Note: some of the thoughts below come from Randy Ingermanson's excellent book, Writing Fiction for Dummies. If you're interested in reading more about POV, be sure to check it out!
1. First Person-- What it is: write from inside the head of one character, using the pronoun "I". For example, "I walked into the street and looked around for Karla. 'What's taking her so long?' I wondered. Just then, someone clapped a hand over my mouth." You stay inside that character's head, seeing their thoughts and reactions, for the entire scene.
-- Benefits: It's extremely close and personal, allowing readers to connect easily with the character.
-- Drawbacks: You can only use first person for one person per scene, and when you're looking from that character's view, you can't write anything that the character wouldn't know. Plus, if you change around the point of view characters in different chapters or sections, the characters can start to sound alike unless you're careful to make their thoughts sound different. Lastly, the first person voice can be too close and personal for some readers, who would prefer distance.
2. Second Person-- What it is: write from inside the head of one character, using the pronoun "you." For example, "You walked into the street and looked around for Karla. 'What's taking her so long?' you wondered. Just then, someone clapped a hand over your mouth." In 2nd person, you can choose whether or not to show the character's thoughts (as I did in the example above).
-- Benefits: it's unusual, so it will catch a reader's attention right away.
-- Drawbacks: It's even more personal than first person because, in a way, it feels as though you are a character in the story. So if the narrator in the story (the 'you' character) does something the reader wouldn't do, than the reader will almost certainly balk and stop reading. Also, because it's so rare, readers aren't used to reading it, so readers may give up after trying to read a little.
3. Third Person (Limited)-- What it is: write from inside the head of one character, using the pronoun "he/she." For example, "He walked into the street and looked around for Karla. 'What's taking her so long?' he wondered. Just then, someone clapped a hand over his mouth." Again, as with first and second person point of view, you can only show/tell what the character is thinking, seeing, or experiencing.
-- Benefits: it's still fairly close and personal, allowing readers to connect with the character.
-- Drawbacks: again, you must stay within that one character's head during the entire scene. Plus, it can seem slightly more distant than first person, depending on how often you introduce the character's thoughts into the story.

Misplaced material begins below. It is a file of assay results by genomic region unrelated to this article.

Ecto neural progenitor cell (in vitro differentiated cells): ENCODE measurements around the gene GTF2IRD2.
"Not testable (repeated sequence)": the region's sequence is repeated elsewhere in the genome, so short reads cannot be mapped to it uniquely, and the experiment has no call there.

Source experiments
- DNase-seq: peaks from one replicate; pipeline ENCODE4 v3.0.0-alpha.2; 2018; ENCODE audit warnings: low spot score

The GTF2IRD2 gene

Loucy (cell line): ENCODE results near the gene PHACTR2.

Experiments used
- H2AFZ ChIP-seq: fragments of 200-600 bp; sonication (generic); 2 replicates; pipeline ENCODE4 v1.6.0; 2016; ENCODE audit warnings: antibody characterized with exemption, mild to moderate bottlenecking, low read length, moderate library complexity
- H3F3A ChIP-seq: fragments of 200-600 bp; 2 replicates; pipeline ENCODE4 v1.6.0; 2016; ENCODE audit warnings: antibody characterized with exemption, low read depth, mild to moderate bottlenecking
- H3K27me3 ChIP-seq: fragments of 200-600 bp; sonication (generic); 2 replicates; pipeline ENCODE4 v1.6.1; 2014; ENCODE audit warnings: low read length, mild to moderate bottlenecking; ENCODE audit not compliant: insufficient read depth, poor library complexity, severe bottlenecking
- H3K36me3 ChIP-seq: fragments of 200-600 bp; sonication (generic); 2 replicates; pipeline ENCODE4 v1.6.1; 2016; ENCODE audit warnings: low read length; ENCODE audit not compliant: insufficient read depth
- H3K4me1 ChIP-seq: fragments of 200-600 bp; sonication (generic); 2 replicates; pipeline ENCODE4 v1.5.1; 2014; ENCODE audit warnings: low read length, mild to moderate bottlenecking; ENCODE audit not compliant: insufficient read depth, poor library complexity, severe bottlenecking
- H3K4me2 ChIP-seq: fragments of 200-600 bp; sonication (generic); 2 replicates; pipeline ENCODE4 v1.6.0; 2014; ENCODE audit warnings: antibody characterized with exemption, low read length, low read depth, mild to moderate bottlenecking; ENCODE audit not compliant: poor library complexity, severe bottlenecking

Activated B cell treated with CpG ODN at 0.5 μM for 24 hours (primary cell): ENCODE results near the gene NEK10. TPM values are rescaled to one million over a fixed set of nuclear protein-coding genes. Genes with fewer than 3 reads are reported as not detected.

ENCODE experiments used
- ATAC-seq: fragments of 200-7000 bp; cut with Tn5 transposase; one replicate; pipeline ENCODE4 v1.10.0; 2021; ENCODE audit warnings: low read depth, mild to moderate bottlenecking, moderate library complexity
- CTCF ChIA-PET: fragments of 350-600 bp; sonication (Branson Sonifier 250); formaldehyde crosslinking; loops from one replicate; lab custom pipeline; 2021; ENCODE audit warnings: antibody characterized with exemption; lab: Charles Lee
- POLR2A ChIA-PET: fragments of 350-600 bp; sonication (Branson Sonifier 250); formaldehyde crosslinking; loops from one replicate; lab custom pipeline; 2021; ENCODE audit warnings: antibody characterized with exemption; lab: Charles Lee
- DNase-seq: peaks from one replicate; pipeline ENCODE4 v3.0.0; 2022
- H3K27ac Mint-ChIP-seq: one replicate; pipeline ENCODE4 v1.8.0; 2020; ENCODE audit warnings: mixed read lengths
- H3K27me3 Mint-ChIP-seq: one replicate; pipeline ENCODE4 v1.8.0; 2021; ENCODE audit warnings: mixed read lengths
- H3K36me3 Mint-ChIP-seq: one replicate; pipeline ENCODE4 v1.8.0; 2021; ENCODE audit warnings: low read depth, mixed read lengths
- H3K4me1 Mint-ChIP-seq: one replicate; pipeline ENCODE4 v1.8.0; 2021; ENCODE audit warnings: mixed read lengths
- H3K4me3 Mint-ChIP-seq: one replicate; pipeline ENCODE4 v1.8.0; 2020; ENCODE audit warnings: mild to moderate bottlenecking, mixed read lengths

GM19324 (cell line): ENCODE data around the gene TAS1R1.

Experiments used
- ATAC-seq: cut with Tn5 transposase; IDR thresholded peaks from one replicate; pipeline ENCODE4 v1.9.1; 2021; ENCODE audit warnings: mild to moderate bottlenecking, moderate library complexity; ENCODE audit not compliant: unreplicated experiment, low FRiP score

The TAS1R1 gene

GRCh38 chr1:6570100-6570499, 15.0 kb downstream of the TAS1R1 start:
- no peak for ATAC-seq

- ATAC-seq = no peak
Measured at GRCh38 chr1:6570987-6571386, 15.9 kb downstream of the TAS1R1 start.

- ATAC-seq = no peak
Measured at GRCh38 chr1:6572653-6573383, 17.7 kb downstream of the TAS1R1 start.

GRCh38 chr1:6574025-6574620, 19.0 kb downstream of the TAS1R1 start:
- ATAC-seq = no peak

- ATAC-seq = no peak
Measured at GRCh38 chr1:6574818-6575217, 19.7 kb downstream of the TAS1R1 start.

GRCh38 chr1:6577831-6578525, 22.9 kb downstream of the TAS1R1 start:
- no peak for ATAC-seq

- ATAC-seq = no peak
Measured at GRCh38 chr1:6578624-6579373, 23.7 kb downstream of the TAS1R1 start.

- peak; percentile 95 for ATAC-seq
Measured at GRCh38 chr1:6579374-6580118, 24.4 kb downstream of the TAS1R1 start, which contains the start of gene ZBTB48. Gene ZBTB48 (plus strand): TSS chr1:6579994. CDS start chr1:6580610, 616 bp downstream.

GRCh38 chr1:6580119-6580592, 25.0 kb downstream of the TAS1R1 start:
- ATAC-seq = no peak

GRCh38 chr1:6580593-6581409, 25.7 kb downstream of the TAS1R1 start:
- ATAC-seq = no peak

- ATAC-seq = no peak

4. Omniscient-- What it is: write from inside or outside the heads of multiple characters, or write from the perspective of a god-like persona who knows what's going on in and out of everyone's heads. For example, "Jimmy was a paranoid man. As he stepped into the street, he glanced nervously around, wondering where Karla went. Across the street in a parked car, Karla fiddled with her nails. Although normally a calm woman, she could not help but wonder what was taking Jimmy so long. Then, a man dressed in black clapped his hand over Jimmy's mouth."
-- Benefits: your readers know what's going on in and out of most characters in the story, including the villain. This can be helpful in some scenes (although often it's simply confusing).
-- Drawbacks: Omniscient point of view tempts authors to add in little bits of explanation and inner thoughts that aren't strictly necessary. One note of warning: few modern authors write in omniscient point of view, especially as it's very close to the very confusing head-hopping view (see point 6). For an example of effective usage, see The Godfather by Mario Puzo, or portions of Dune by Frank Herbert.
5. Objective-- What it is: write from outside the head of a focal character or characters, using the pronoun "he/she." In this point of view, the reader never gets to see anyone's thoughts. It's very scientific and, as the name signifies, objective. For example, "Jimmy stepped into the street. Karla waited in a car across the street. Suddenly, a man in black clapped his hand over Jimmy's mouth."
-- Benefits: if you're going for a scientific feeling, then this view can be helpful. It makes the story very visual, almost as though there's a movie camera filming the scene.
-- Drawbacks: you can't use inter emotions or show the inner thoughts of any of the characters, so the characters can feel extremely remote from your reader. And when writing in this point of view, don't cheat by having the characters voice their thoughts in a phony way.
6. Head-Hopping-- What it is: write from inside the heads of multiple characters in the same scene, using the pronoun "he/she." For example, "As Jimmy stepped into the street, he thought, 'Karla isn't waiting for me. But where could she be?' Karla, sitting in the car, bit her fingernail and wondered, 'Jimmy's sure takin' a long time. Wonder what got into him?'"
-- Benefits: the readers know what everyone in a scene is thinking.
-- Drawbacks: Humans find it easiest to identify with one character at a time. Head-hopping can become confusing and distracting, and makes the story less vivid and precise for your reader. This method of narration is highly discouraged by most writing teachers. However, there are still plenty of novels that head-hop a good deal (Gone with the Wind, by Margaret Mitchell, for one).
Hope you enjoyed that (not-so-short) summary of points of view! Now, what about you? What point of view is your current story written in? Have you ever tried writing it in a different point of view?
|Sweet Halloween Dreams, by begemot on Deviantart|